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Monday, July 26, 2010

Guacamole!

So, here I am sitting on a hotel bed in the middle of nowhere, north-central Washington state, with my laptop out, posting about food. Isn't technology great? I've been home visiting family in Washington state for the last week or so and am currently out on a rock-hounding trip. Being a geologist, I love driving around checking out the rocks in new places... and, of course, bringing some home with me! There aren't a lot of rocks to be had in Florida, so I've been going through a rock-hounding withdrawal.

Tonight we're in Okanogan. Today was a lovely drive, punctuated by a few stops to do some antiquing, eating, and rock hounding. At one stop, I came across a herd of big horn sheep. There were about twelve of the buggers; I've never seen so many in real life before! I picked up some nice rocks too, so all is right in the world.

Unfortunately, the food scene today was only so-so. We had a nice lunch in Cle Elum, but we made the mistake of not going to dinner early enough here in Okanogan. Apparently, the world shuts up early here. Even driving to Omak didn't produce many more options... so, here I sit fondly reminiscing about this past Saturday night's meal.

My brother and his family came to dinner at my mom's, and I made some guacamole. This recipe is more or less pilfered from an authentic Mexican (versus Tex-Mex) restaurant down in Florida my husband and I have been going to. Easy to make and absolutely delicious, I recommend trying it even if you've never really cared for guacamole before. That was me, by the way, up until a month ago.

Here's the cast... a whole bunch of super fresh, tasty ingredients.

Be sure to choose some nice, large Haas avocados for this recipe. They're ripe when they are soft and the skin has turned evenly dark. Run your knife around the outside and twist to pull apart. The giant seed in the middle is nearly impossible to pull out unless you know the trick. Tap your knife into the seed until it is gently stuck and twist; the seed will twist out perfectly!

Just use a spoon to scoop between the skin and the flesh. Look how nice and green and creamy this avocado is! You don't need to cut the avocado, when it gets into the bowl, you can simply use a fork to mash the ingredients together.

Make sure to add the lime juice right away. Avocados oxidize really, really fast and look super unappealing when they're all brown and nasty. The lime juice not only adds great flavor but keeps things nice and green.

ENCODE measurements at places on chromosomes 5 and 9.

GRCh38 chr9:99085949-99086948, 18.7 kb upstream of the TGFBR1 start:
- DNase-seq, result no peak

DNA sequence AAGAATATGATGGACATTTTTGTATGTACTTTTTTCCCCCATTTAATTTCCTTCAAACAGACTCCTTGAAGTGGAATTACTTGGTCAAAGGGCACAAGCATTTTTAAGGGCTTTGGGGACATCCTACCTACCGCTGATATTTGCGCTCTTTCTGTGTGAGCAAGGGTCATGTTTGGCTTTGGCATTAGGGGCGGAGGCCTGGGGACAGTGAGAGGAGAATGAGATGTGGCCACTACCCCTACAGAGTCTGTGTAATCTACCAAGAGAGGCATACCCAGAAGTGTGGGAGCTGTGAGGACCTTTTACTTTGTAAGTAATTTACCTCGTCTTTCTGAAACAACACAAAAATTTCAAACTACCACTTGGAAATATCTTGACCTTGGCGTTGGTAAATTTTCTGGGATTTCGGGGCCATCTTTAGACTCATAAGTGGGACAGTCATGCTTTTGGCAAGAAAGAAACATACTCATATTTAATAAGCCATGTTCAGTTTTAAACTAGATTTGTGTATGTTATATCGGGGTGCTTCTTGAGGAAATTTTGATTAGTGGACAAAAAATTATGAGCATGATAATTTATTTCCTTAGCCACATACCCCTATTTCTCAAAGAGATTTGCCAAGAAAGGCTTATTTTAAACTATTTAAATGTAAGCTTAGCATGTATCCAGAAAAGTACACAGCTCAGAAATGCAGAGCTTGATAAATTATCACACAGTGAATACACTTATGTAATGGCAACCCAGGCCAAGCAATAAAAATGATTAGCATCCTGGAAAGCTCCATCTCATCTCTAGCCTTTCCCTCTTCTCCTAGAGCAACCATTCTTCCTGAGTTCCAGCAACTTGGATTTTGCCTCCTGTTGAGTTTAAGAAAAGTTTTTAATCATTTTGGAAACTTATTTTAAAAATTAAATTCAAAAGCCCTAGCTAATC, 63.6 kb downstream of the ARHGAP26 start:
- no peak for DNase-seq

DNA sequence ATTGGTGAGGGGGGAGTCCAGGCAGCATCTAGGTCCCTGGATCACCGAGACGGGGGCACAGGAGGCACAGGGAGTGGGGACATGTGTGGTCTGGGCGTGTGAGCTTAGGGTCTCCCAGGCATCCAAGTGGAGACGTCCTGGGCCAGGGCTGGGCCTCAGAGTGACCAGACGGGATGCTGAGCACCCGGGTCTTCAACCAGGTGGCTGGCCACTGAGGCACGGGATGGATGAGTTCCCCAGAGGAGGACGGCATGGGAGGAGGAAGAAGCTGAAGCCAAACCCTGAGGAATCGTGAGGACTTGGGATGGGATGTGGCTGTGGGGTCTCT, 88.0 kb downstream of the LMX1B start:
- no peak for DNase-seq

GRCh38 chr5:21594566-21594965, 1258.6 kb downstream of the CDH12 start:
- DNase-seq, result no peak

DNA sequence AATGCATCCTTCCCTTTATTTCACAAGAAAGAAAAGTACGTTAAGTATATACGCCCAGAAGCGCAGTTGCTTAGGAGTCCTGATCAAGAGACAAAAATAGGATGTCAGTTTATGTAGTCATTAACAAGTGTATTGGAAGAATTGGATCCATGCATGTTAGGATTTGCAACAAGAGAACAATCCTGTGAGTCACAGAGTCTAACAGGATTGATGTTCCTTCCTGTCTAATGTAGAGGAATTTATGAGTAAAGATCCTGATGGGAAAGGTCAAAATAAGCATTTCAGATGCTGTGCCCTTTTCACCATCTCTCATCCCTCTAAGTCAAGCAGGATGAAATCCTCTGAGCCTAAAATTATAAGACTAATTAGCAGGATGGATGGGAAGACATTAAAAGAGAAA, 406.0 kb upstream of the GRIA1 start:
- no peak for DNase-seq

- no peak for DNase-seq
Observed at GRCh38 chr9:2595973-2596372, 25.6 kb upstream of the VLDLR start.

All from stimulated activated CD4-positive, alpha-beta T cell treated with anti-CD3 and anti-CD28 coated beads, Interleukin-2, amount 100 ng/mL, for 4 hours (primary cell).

Mince the garlic, sprinkle the salt onto the garlic, and then use the edge of your knife to smear the salt and garlic together, forming a paste. Making a paste of the garlic allows the flavor to more evenly permeate the guacamole. Add the remaining ingredients and mash and stir it all together. While you can store this, covered, in the refrigerator for a few days, I like it best right away, at room temperature; I believe this provides the best texture and flavor.

Guacamole!
Yield: approximately 3 cups

2 large, ripe Haas avocados
1 lime
1 large clove garlic
1/4 tsp (or to taste) salt
1/3 cup seeded, diced tomato
1/3 cup diced red onion
2 TBS chopped fresh cilantro

Cut the avocado in half, remove the seed, and scoop the flesh from the skin into a medium bowl. Juice the lime and pour over the avocado. Mince the garlic and then add the salt to the minced garlic while it is still on the cutting board. Using the edge of your knife, smear the garlic and salt together to form a paste. Add the garlic paste and remaining ingredients to the bowl with the avocados and lime and mash and stir until everything is evenly mixed. Serve immediately, at room temperature. Guacamole will keep, covered, in the refrigerator for a few days, but tastes best if used immediately.

Friday, July 23, 2010

Beef Jerky

I honestly just don't know what's wrong with me! Twenty something days since my last post... you know why? Because I just haven't felt like cooking. .:GASP:. Say it ain't so!! Really. I've done very little cooking since July came around. The few times I have put something together, it very often is something I have already posted. The good thing is that means what I have posted so far are things that I think are good enough to make over and over.

I'm not sure what is to blame for this lack of kitchen-ness, but I suspect it might have something to do with our recent attempts to tame the jungle in our back yard. Most days, I can only make it out there for 2-3 hours, lest I kill myself from heat stroke. I don't know what my problem is... I mean, it's only been 117 degrees with the heat index lately. Fortunately, the yard is really starting to look like something. Anyway. I'm really not sure what has caused my recent reluctance to cook, but I'm sure it will go away soon. It better!